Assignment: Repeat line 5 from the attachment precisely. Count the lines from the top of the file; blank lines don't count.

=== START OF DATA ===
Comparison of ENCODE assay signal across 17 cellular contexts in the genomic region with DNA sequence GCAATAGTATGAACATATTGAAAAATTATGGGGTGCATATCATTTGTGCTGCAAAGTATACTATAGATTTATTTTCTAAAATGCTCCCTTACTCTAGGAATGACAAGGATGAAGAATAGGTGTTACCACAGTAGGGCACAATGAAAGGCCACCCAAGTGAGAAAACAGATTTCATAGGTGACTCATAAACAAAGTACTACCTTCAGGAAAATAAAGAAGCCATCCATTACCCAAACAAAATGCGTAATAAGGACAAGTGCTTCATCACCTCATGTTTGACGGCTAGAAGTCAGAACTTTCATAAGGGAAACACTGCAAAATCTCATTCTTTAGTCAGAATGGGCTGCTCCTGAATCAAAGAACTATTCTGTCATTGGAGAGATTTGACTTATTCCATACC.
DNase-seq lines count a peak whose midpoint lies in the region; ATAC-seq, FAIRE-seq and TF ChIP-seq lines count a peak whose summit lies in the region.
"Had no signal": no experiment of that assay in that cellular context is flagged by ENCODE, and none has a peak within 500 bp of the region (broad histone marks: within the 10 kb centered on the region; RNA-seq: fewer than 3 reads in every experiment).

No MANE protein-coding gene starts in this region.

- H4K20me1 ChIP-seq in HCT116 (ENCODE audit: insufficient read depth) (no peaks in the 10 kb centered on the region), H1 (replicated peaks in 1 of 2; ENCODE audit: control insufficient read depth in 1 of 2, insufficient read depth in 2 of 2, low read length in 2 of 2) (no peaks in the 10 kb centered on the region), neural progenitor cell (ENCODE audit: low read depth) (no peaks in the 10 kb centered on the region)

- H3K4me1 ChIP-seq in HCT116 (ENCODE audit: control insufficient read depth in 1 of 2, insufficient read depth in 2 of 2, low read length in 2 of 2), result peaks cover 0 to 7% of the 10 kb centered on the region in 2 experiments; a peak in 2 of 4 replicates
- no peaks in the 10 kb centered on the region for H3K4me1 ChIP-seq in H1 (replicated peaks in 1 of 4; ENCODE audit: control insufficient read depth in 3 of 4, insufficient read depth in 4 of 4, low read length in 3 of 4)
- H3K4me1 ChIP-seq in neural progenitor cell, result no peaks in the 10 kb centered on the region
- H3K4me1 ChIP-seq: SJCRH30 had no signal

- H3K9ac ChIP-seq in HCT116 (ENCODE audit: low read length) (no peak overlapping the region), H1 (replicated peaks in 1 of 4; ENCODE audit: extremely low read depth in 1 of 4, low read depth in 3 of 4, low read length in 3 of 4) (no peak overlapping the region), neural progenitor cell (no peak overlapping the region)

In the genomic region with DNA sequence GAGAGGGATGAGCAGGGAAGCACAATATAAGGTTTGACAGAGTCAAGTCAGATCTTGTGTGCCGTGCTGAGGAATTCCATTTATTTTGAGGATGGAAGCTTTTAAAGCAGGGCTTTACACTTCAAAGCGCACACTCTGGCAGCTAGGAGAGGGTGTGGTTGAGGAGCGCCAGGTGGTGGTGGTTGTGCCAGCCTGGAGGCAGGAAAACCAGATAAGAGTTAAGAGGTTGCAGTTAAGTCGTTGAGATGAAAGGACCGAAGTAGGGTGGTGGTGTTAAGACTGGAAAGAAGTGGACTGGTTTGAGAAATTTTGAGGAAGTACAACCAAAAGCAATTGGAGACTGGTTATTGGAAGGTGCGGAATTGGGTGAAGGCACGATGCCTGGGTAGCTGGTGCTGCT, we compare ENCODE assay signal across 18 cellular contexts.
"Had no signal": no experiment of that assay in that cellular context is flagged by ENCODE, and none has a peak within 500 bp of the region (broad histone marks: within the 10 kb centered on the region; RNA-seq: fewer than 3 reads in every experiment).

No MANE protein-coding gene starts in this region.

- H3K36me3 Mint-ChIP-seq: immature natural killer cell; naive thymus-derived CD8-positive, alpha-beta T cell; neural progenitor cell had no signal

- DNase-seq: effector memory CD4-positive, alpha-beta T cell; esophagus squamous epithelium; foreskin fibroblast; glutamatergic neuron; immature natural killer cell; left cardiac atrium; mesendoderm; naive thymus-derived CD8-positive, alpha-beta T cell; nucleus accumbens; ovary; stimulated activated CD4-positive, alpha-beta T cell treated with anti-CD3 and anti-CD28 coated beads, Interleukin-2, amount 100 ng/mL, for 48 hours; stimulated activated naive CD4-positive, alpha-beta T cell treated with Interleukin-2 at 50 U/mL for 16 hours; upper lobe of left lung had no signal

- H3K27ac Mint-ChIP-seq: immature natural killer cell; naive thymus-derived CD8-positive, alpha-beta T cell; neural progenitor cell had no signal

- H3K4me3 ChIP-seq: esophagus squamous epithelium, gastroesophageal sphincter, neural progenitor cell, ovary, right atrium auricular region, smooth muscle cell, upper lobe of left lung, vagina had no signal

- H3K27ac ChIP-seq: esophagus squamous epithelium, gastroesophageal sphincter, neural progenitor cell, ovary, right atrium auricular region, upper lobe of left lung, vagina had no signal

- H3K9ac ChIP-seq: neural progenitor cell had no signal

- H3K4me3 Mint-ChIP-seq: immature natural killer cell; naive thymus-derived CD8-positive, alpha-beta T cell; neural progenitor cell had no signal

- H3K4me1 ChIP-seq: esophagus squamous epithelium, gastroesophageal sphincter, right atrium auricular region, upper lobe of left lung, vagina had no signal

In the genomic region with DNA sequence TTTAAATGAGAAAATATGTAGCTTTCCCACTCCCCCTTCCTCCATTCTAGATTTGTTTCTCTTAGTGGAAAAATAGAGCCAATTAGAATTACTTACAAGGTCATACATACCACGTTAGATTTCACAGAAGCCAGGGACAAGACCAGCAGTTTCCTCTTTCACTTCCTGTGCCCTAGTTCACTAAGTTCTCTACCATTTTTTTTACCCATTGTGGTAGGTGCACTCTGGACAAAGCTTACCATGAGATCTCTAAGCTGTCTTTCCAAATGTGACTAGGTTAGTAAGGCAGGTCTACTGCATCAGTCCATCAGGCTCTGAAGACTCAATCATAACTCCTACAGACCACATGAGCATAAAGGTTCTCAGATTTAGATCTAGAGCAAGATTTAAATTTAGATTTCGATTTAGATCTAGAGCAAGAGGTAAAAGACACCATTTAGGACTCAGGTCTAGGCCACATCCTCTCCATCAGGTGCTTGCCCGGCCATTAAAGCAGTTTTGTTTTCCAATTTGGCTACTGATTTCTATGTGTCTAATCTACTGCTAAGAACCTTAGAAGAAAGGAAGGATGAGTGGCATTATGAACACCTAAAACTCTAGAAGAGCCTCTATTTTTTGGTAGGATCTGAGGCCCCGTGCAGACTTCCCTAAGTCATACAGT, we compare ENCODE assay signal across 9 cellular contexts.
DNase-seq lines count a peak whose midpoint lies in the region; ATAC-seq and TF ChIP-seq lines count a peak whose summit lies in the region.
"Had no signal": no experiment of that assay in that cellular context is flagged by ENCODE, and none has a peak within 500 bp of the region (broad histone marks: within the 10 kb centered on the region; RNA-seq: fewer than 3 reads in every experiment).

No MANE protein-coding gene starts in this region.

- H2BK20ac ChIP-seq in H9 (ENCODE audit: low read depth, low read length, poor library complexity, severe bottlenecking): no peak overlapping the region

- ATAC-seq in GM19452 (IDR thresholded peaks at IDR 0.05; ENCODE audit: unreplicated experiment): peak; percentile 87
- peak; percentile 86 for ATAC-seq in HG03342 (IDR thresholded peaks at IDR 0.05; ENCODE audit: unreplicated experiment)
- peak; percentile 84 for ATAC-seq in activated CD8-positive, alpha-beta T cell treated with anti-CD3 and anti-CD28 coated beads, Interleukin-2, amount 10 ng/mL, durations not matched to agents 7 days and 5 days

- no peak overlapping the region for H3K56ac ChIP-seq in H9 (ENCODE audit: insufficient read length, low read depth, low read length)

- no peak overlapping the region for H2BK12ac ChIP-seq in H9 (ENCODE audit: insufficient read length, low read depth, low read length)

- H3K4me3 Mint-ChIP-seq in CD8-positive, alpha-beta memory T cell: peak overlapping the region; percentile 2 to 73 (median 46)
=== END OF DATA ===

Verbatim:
- H4K20me1 ChIP-seq in HCT116 (ENCODE audit: insufficient read depth) (no peaks in the 10 kb centered on the region), H1 (replicated peaks in 1 of 2; ENCODE audit: control insufficient read depth in 1 of 2, insufficient read depth in 2 of 2, low read length in 2 of 2) (no peaks in the 10 kb centered on the region), neural progenitor cell (ENCODE audit: low read depth) (no peaks in the 10 kb centered on the region)